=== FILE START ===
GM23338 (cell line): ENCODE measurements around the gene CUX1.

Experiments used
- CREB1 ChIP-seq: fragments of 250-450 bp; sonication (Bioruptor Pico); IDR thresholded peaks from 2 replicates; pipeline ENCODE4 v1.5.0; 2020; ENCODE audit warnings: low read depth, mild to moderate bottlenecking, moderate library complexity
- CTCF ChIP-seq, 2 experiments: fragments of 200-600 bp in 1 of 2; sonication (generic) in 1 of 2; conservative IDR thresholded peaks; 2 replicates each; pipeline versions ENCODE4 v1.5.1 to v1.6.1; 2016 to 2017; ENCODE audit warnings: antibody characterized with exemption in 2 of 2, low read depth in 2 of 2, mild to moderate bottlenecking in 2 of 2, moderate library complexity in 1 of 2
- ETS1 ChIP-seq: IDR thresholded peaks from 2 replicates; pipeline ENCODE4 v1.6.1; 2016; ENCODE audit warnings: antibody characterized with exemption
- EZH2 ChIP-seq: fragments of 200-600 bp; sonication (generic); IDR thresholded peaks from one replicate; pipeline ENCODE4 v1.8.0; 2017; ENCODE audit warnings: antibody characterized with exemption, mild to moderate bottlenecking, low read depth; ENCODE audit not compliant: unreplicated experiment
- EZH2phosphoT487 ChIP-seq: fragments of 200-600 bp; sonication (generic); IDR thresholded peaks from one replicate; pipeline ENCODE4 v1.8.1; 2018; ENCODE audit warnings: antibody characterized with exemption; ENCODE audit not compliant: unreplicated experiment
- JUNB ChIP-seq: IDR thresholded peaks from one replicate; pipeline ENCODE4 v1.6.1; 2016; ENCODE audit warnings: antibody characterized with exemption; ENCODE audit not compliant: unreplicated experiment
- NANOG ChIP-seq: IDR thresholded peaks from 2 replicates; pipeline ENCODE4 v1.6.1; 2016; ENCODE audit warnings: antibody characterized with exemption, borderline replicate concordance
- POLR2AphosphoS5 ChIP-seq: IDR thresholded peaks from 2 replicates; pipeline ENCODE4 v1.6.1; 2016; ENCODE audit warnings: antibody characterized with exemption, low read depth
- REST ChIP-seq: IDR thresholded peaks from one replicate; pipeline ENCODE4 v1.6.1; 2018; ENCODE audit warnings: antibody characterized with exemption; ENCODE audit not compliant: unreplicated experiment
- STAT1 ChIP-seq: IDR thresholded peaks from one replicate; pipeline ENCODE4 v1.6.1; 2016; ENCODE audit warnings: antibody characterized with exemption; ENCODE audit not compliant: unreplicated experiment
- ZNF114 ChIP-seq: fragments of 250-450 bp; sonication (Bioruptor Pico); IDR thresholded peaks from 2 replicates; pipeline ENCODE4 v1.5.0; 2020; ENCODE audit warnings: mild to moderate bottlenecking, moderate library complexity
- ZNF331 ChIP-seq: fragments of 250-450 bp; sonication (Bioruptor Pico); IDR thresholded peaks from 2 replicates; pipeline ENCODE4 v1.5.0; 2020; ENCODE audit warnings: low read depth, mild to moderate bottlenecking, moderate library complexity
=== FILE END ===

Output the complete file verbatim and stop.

GM23338 (cell line): ENCODE measurements around the gene CUX1.

Experiments used
- CREB1 ChIP-seq: fragments of 250-450 bp; sonication (Bioruptor Pico); IDR thresholded peaks from 2 replicates; pipeline ENCODE4 v1.5.0; 2020; ENCODE audit warnings: low read depth, mild to moderate bottlenecking, moderate library complexity
- CTCF ChIP-seq, 2 experiments: fragments of 200-600 bp in 1 of 2; sonication (generic) in 1 of 2; conservative IDR thresholded peaks; 2 replicates each; pipeline versions ENCODE4 v1.5.1 to v1.6.1; 2016 to 2017; ENCODE audit warnings: antibody characterized with exemption in 2 of 2, low read depth in 2 of 2, mild to moderate bottlenecking in 2 of 2, moderate library complexity in 1 of 2
- ETS1 ChIP-seq: IDR thresholded peaks from 2 replicates; pipeline ENCODE4 v1.6.1; 2016; ENCODE audit warnings: antibody characterized with exemption
- EZH2 ChIP-seq: fragments of 200-600 bp; sonication (generic); IDR thresholded peaks from one replicate; pipeline ENCODE4 v1.8.0; 2017; ENCODE audit warnings: antibody characterized with exemption, mild to moderate bottlenecking, low read depth; ENCODE audit not compliant: unreplicated experiment
- EZH2phosphoT487 ChIP-seq: fragments of 200-600 bp; sonication (generic); IDR thresholded peaks from one replicate; pipeline ENCODE4 v1.8.1; 2018; ENCODE audit warnings: antibody characterized with exemption; ENCODE audit not compliant: unreplicated experiment
- JUNB ChIP-seq: IDR thresholded peaks from one replicate; pipeline ENCODE4 v1.6.1; 2016; ENCODE audit warnings: antibody characterized with exemption; ENCODE audit not compliant: unreplicated experiment
- NANOG ChIP-seq: IDR thresholded peaks from 2 replicates; pipeline ENCODE4 v1.6.1; 2016; ENCODE audit warnings: antibody characterized with exemption, borderline replicate concordance
- POLR2AphosphoS5 ChIP-seq: IDR thresholded peaks from 2 replicates; pipeline ENCODE4 v1.6.1; 2016; ENCODE audit warnings: antibody characterized with exemption, low read depth
- REST ChIP-seq: IDR thresholded peaks from one replicate; pipeline ENCODE4 v1.6.1; 2018; ENCODE audit warnings: antibody characterized with exemption; ENCODE audit not compliant: unreplicated experiment
- STAT1 ChIP-seq: IDR thresholded peaks from one replicate; pipeline ENCODE4 v1.6.1; 2016; ENCODE audit warnings: antibody characterized with exemption; ENCODE audit not compliant: unreplicated experiment
- ZNF114 ChIP-seq: fragments of 250-450 bp; sonication (Bioruptor Pico); IDR thresholded peaks from 2 replicates; pipeline ENCODE4 v1.5.0; 2020; ENCODE audit warnings: mild to moderate bottlenecking, moderate library complexity
- ZNF331 ChIP-seq: fragments of 250-450 bp; sonication (Bioruptor Pico); IDR thresholded peaks from 2 replicates; pipeline ENCODE4 v1.5.0; 2020; ENCODE audit warnings: low read depth, mild to moderate bottlenecking, moderate library complexity